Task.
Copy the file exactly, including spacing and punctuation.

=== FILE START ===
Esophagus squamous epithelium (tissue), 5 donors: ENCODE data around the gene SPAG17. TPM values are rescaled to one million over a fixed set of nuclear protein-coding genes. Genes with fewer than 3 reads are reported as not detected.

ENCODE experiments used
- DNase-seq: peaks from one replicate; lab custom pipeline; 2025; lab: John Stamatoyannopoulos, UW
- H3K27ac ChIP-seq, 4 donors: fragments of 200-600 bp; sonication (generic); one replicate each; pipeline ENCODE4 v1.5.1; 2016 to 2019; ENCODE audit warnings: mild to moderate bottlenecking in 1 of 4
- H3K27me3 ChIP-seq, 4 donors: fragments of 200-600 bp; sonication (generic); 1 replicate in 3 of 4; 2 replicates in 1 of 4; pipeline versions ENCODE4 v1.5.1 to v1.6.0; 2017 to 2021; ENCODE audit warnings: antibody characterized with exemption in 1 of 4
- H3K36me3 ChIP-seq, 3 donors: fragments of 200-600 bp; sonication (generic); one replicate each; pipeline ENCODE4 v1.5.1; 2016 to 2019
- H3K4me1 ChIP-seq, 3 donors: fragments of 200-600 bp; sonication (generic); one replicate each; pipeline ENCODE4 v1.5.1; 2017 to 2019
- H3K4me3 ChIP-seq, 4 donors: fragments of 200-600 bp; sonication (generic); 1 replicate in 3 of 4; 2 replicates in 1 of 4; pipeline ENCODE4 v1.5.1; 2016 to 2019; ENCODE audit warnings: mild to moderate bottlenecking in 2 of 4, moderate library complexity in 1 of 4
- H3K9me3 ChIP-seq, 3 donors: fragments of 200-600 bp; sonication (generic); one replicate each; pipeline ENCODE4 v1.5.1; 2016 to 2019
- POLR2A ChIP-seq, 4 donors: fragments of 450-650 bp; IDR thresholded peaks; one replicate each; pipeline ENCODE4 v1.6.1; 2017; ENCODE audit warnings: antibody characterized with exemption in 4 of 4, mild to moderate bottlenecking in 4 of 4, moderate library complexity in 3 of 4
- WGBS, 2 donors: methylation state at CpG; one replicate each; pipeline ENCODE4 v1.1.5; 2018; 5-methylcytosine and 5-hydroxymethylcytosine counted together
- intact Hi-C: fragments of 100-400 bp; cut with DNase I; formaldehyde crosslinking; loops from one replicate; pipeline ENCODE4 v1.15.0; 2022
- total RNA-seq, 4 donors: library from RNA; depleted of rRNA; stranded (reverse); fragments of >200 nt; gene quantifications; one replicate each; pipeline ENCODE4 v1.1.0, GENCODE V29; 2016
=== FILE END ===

Esophagus squamous epithelium (tissue), 5 donors: ENCODE data around the gene SPAG17. TPM values are rescaled to one million over a fixed set of nuclear protein-coding genes. Genes with fewer than 3 reads are reported as not detected.

ENCODE experiments used
- DNase-seq: peaks from one replicate; lab custom pipeline; 2025; lab: John Stamatoyannopoulos, UW
- H3K27ac ChIP-seq, 4 donors: fragments of 200-600 bp; sonication (generic); one replicate each; pipeline ENCODE4 v1.5.1; 2016 to 2019; ENCODE audit warnings: mild to moderate bottlenecking in 1 of 4
- H3K27me3 ChIP-seq, 4 donors: fragments of 200-600 bp; sonication (generic); 1 replicate in 3 of 4; 2 replicates in 1 of 4; pipeline versions ENCODE4 v1.5.1 to v1.6.0; 2017 to 2021; ENCODE audit warnings: antibody characterized with exemption in 1 of 4
- H3K36me3 ChIP-seq, 3 donors: fragments of 200-600 bp; sonication (generic); one replicate each; pipeline ENCODE4 v1.5.1; 2016 to 2019
- H3K4me1 ChIP-seq, 3 donors: fragments of 200-600 bp; sonication (generic); one replicate each; pipeline ENCODE4 v1.5.1; 2017 to 2019
- H3K4me3 ChIP-seq, 4 donors: fragments of 200-600 bp; sonication (generic); 1 replicate in 3 of 4; 2 replicates in 1 of 4; pipeline ENCODE4 v1.5.1; 2016 to 2019; ENCODE audit warnings: mild to moderate bottlenecking in 2 of 4, moderate library complexity in 1 of 4
- H3K9me3 ChIP-seq, 3 donors: fragments of 200-600 bp; sonication (generic); one replicate each; pipeline ENCODE4 v1.5.1; 2016 to 2019
- POLR2A ChIP-seq, 4 donors: fragments of 450-650 bp; IDR thresholded peaks; one replicate each; pipeline ENCODE4 v1.6.1; 2017; ENCODE audit warnings: antibody characterized with exemption in 4 of 4, mild to moderate bottlenecking in 4 of 4, moderate library complexity in 3 of 4
- WGBS, 2 donors: methylation state at CpG; one replicate each; pipeline ENCODE4 v1.1.5; 2018; 5-methylcytosine and 5-hydroxymethylcytosine counted together
- intact Hi-C: fragments of 100-400 bp; cut with DNase I; formaldehyde crosslinking; loops from one replicate; pipeline ENCODE4 v1.15.0; 2022
- total RNA-seq, 4 donors: library from RNA; depleted of rRNA; stranded (reverse); fragments of >200 nt; gene quantifications; one replicate each; pipeline ENCODE4 v1.1.0, GENCODE V29; 2016